Why am I speaking up against relaxing with your phone, computer or TV? It’s because when we engage in these activities we zone out in shallow relaxation (unless we fall asleep watching TV ;). Our mind and body can’t really relax. We are being bombarded with, often unrelevant, information while being in this in-between trance-state. It is pleasant in the short run but delivers no long-term benefits, quite the contrary. It’s not work but it’s not rest either. In addition, as you well know, we can get sucked into a myriad of different things when connected to the internet. For these reasons I suggest relaxing deliberately and intelligently. Our body and mind craves proper rest and relaxation. Zoning out isn’t effective and it won’t energize and refresh you like deep breathing, meditation, or doing some progressive muscle relaxation can. You can try these things and enjoy the amazing benefits on a regular basis. The results of improved well-being, deep relaxation, contentment and increased productivity as well as creativity will speak for themselves! If you still feel very tired once you’re getting home then you can do a  “power nap” for 15-30 minutes. I don’t suggest sleeping longer than 30 minutes as you’ll enter a deeper phase of sleep and might have trouble getting up. Also if you enjoy relaxing with music that’s fine, yet in my opinion deliberately relaxing offers additional benefits. If you want to keep the music going then you might enjoy listening to a guided meditation with background music as an alternative.

2) Learn

Going on the subway is a great time to read or listen to an audiobook. In the beginning it might take some effort to change your habits and actually do something instead of zoning out. Remember your goals and vision for your life and reflect on the many ways learning something new will improve your life. Also initially it might be challenging to concentrate with distractions being present. If so you can use earplugs or listen to brainwave entrainment or subtle music to help you concentrate while reading. Alternatively you can listen to an audiobook. You can even do this while walking, riding your bike or driving your car! Audiobooks are amazing. Anthony Robbins for example tells a story of how he used to always listen to audiobooks back when he was working as a janitor. This is a great example of intelligently leveraging time and resources! Now when I look at how many people’s lives he has positively impacted I can’t help but be inspired to do likewise. You might think that it’s just your commute time and no big deal if you’re zoning out. But if you really want to take your life to the next level and transcend your current circumstances using your time wisely is crucial – just like Anthony Robbins did. If you spend 2 hours each day listening to audiobooks. My last audiobook I listened to was about 6 1/2 hours long. The length of course varies and longer books might have up to 12 hours of playtime. This means you can easily listen to one book a week (even if you commute less than 2 hours)! Or you can listen to them multiple times to really take in the information. That means you can potentially take in four books a month! Of course it’s also about retaining the information and actually applying it – but say that four books a month just from using your commute time effectively isn’t an amazing prospect. Just imagine what you could learn. A lot of people don’t even read four books in a whole year.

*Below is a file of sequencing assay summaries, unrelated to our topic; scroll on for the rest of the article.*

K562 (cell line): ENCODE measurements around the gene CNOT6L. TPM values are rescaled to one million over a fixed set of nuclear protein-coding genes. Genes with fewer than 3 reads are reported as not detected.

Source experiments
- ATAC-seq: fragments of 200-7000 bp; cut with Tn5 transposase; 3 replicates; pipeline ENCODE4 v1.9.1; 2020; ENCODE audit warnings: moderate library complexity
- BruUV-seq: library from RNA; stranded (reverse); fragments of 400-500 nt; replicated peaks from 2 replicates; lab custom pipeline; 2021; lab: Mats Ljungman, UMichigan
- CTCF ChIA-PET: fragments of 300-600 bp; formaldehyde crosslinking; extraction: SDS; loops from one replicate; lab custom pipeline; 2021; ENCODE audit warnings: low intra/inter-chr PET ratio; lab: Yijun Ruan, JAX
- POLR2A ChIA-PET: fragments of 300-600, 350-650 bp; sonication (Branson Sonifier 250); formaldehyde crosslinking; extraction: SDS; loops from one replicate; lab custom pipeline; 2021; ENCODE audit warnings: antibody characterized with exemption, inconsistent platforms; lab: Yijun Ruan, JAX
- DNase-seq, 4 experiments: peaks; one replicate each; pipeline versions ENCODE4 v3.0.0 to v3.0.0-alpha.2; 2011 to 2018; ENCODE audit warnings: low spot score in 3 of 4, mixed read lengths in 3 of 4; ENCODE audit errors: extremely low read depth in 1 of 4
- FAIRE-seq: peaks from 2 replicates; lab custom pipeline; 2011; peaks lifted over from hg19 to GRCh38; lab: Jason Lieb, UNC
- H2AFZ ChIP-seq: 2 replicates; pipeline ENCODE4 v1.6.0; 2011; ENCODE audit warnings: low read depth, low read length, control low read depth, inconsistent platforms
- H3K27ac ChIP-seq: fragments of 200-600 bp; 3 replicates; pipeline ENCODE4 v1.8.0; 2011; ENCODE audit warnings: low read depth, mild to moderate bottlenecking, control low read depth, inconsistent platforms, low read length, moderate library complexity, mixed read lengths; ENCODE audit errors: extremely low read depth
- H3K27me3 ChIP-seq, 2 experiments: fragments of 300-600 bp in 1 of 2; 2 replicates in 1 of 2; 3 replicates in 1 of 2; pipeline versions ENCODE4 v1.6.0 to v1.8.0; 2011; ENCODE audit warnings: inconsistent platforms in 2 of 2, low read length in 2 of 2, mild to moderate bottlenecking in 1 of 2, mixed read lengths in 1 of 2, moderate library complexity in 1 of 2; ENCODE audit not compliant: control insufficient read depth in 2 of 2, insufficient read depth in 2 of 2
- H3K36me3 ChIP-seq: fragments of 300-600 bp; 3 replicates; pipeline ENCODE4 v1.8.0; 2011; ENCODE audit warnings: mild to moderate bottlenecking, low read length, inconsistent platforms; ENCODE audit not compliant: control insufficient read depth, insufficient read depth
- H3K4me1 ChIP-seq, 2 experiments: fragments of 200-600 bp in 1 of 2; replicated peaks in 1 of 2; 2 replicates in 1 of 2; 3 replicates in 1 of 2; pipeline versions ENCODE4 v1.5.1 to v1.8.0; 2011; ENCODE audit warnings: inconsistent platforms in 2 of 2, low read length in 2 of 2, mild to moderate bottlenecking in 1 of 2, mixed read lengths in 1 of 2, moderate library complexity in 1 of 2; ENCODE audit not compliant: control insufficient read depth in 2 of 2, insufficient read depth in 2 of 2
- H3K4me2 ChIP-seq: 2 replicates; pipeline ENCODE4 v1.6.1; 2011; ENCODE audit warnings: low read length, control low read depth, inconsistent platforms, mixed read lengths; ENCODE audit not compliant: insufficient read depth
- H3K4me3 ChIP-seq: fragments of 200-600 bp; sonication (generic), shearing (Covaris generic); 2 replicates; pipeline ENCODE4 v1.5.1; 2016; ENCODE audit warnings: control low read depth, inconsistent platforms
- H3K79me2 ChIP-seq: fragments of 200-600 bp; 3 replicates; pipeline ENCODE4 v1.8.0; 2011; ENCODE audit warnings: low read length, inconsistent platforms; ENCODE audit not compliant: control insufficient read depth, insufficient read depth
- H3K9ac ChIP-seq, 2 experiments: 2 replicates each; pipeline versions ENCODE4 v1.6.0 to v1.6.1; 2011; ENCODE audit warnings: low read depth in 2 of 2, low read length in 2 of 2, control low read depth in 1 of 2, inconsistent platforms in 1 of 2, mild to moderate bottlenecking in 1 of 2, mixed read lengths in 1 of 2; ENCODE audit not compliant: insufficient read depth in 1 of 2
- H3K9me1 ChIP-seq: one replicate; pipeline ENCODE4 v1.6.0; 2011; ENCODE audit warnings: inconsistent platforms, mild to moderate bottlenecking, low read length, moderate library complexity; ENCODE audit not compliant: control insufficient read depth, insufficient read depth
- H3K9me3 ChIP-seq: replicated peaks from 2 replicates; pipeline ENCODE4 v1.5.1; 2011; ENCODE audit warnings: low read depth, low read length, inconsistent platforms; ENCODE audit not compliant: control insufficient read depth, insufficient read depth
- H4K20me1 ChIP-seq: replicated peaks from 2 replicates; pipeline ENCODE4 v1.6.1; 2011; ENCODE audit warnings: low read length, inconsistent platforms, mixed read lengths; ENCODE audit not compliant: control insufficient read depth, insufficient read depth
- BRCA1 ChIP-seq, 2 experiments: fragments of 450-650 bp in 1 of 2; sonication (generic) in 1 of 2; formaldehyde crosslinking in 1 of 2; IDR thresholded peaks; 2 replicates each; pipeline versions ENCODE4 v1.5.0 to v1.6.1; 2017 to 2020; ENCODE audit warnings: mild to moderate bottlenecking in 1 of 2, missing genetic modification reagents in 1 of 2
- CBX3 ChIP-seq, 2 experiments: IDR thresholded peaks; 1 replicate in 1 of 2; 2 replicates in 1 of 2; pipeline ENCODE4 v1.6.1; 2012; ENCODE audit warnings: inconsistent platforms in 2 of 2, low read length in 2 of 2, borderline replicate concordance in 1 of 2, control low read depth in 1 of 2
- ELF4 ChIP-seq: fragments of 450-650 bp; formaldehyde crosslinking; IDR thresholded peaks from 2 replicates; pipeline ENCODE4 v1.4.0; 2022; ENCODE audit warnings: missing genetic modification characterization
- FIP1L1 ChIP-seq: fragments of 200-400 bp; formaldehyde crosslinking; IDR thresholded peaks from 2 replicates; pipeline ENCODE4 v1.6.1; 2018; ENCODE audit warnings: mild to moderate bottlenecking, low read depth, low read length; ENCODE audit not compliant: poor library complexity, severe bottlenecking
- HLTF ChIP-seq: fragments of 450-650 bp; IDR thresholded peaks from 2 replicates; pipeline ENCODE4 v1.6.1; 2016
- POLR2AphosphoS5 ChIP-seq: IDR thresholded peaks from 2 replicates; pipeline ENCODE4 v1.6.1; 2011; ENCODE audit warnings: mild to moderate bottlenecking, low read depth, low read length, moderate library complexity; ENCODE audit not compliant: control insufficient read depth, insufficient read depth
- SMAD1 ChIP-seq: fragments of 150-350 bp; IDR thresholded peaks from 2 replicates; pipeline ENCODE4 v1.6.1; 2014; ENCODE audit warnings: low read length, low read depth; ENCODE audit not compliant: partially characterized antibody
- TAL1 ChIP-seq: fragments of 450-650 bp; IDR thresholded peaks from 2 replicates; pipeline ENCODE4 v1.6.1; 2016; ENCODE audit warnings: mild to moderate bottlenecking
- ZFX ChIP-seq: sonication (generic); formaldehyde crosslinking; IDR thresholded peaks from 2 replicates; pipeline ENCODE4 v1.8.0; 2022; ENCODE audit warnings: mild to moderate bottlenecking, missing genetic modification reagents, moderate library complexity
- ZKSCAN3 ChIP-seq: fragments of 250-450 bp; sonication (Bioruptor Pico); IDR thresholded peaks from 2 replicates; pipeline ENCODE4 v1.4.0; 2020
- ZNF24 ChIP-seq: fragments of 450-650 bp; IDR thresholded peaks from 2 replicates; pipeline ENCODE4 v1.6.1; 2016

3) Journal

Writing down your goals and clarifying your vision or reflecting on certain things in your life can have a much greater impact than you think. It’s extremely effective because you can get your thoughts out on paper and this allows you to relate to them in a whole new way. Things are more “tangible” once you put it out there. You can take a different vantage point or brainstorm on possible solutions to a problem you might be facing. You can also write affirmations or goal statements if you like.

Okay now that you’re hopefully convinced of the amazing potential of your commute times. How do you actually change your habits and turn your idle times into ideal times?